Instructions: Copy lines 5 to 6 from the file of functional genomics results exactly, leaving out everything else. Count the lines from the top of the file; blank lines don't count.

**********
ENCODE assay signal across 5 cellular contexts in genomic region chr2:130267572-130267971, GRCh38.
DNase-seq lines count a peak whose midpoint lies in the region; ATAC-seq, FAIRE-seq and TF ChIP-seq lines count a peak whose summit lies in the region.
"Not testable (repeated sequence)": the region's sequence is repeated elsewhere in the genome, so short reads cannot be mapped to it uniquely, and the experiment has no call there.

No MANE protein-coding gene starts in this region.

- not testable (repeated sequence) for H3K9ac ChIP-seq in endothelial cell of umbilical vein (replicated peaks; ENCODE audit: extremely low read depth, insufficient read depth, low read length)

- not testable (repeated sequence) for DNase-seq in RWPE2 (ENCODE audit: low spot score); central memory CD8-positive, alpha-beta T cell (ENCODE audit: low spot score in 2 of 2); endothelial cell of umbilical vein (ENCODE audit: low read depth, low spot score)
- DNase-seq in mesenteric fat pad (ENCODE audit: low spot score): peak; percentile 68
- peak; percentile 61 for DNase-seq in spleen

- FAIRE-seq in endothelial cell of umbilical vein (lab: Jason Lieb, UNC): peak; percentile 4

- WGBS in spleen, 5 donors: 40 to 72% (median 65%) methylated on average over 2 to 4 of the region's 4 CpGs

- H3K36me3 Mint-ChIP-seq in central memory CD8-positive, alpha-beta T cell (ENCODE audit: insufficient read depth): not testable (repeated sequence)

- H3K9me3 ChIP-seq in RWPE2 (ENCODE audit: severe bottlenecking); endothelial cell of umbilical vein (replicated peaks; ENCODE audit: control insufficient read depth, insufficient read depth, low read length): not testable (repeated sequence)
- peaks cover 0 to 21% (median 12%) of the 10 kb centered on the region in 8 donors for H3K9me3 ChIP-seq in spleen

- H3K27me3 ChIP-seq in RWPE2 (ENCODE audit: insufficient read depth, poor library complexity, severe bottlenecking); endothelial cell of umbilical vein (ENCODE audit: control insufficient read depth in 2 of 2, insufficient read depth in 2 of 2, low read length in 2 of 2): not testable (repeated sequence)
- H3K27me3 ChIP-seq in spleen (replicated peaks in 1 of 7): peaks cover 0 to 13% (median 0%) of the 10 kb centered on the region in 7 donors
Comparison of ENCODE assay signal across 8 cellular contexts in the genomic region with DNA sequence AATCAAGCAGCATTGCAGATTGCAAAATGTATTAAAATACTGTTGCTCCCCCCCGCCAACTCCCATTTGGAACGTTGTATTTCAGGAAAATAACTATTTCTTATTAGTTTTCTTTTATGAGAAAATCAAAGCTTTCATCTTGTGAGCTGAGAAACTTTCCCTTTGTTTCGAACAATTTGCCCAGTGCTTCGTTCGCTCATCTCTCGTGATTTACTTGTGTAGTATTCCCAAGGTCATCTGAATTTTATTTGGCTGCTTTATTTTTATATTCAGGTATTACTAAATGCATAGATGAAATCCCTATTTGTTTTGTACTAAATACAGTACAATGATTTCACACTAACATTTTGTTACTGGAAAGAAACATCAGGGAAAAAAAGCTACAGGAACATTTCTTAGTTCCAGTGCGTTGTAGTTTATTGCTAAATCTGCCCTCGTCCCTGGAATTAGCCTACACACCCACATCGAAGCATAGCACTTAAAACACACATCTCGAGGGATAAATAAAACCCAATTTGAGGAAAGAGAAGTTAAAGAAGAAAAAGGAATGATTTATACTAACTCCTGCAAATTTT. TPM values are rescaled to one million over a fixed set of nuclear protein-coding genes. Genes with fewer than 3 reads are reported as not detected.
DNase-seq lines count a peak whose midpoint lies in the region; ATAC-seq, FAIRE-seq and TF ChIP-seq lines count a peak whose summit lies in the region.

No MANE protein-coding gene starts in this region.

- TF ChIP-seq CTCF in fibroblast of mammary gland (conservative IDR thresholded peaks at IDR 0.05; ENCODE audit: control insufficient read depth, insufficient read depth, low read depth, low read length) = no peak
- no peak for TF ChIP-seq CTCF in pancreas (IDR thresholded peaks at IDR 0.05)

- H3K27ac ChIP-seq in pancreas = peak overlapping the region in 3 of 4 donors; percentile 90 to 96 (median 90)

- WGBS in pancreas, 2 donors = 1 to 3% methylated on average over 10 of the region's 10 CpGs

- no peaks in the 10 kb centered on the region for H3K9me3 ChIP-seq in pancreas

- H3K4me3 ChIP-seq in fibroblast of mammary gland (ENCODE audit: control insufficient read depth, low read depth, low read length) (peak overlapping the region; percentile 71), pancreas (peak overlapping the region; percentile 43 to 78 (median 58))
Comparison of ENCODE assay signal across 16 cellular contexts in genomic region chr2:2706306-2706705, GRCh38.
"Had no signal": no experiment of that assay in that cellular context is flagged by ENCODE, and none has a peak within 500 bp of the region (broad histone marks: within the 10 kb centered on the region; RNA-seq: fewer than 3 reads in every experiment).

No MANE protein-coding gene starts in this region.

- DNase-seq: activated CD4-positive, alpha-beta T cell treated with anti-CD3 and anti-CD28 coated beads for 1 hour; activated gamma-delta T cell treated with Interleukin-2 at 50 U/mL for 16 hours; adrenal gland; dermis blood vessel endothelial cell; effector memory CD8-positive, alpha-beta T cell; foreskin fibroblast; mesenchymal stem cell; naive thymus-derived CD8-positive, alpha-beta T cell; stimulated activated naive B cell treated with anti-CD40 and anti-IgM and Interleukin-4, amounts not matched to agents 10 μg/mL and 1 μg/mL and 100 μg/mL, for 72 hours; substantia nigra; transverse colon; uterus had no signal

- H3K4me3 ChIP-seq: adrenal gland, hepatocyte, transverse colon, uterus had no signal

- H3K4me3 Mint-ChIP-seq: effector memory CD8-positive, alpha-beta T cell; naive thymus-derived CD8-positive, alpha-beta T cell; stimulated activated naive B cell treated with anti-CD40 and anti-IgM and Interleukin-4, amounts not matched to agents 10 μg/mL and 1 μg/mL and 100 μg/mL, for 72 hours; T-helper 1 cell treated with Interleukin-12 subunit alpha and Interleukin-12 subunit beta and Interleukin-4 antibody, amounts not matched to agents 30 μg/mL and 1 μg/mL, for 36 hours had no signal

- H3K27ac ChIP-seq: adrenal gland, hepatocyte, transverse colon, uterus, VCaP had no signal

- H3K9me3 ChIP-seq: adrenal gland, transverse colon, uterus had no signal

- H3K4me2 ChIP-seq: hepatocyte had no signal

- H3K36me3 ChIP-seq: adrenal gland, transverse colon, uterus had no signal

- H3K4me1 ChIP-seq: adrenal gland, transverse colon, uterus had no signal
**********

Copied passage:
- not testable (repeated sequence) for H3K9ac ChIP-seq in endothelial cell of umbilical vein (replicated peaks; ENCODE audit: extremely low read depth, insufficient read depth, low read length)

- not testable (repeated sequence) for DNase-seq in RWPE2 (ENCODE audit: low spot score); central memory CD8-positive, alpha-beta T cell (ENCODE audit: low spot score in 2 of 2); endothelial cell of umbilical vein (ENCODE audit: low read depth, low spot score)